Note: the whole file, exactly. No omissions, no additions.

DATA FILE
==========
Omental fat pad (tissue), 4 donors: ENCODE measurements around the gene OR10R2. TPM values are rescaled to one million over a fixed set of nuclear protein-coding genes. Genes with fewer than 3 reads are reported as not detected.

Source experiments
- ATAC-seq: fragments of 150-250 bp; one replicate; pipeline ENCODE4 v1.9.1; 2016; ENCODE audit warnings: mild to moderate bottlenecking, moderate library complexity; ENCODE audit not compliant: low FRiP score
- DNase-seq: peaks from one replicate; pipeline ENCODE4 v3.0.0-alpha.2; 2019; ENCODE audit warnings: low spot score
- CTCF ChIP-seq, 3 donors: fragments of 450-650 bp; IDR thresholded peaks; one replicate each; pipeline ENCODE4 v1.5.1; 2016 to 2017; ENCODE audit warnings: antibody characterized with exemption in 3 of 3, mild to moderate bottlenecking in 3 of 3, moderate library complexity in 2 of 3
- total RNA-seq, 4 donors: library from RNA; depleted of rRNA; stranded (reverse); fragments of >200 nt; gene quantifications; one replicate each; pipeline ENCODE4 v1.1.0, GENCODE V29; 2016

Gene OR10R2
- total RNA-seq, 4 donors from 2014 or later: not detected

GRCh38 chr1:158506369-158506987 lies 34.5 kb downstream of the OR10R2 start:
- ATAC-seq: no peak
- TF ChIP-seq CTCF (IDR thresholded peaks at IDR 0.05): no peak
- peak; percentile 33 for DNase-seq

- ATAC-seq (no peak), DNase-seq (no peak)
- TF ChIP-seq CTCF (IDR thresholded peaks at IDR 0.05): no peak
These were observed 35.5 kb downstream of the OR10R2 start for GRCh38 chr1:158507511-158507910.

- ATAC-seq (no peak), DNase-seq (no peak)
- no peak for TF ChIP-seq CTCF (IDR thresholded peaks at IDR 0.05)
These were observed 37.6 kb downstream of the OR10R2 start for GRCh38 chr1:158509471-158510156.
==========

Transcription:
Omental fat pad (tissue), 4 donors: ENCODE measurements around the gene OR10R2. TPM values are rescaled to one million over a fixed set of nuclear protein-coding genes. Genes with fewer than 3 reads are reported as not detected.

Source experiments
- ATAC-seq: fragments of 150-250 bp; one replicate; pipeline ENCODE4 v1.9.1; 2016; ENCODE audit warnings: mild to moderate bottlenecking, moderate library complexity; ENCODE audit not compliant: low FRiP score
- DNase-seq: peaks from one replicate; pipeline ENCODE4 v3.0.0-alpha.2; 2019; ENCODE audit warnings: low spot score
- CTCF ChIP-seq, 3 donors: fragments of 450-650 bp; IDR thresholded peaks; one replicate each; pipeline ENCODE4 v1.5.1; 2016 to 2017; ENCODE audit warnings: antibody characterized with exemption in 3 of 3, mild to moderate bottlenecking in 3 of 3, moderate library complexity in 2 of 3
- total RNA-seq, 4 donors: library from RNA; depleted of rRNA; stranded (reverse); fragments of >200 nt; gene quantifications; one replicate each; pipeline ENCODE4 v1.1.0, GENCODE V29; 2016

Gene OR10R2
- total RNA-seq, 4 donors from 2014 or later: not detected

GRCh38 chr1:158506369-158506987 lies 34.5 kb downstream of the OR10R2 start:
- ATAC-seq: no peak
- TF ChIP-seq CTCF (IDR thresholded peaks at IDR 0.05): no peak
- peak; percentile 33 for DNase-seq

- ATAC-seq (no peak), DNase-seq (no peak)
- TF ChIP-seq CTCF (IDR thresholded peaks at IDR 0.05): no peak
These were observed 35.5 kb downstream of the OR10R2 start for GRCh38 chr1:158507511-158507910.

- ATAC-seq (no peak), DNase-seq (no peak)
- no peak for TF ChIP-seq CTCF (IDR thresholded peaks at IDR 0.05)
These were observed 37.6 kb downstream of the OR10R2 start for GRCh38 chr1:158509471-158510156.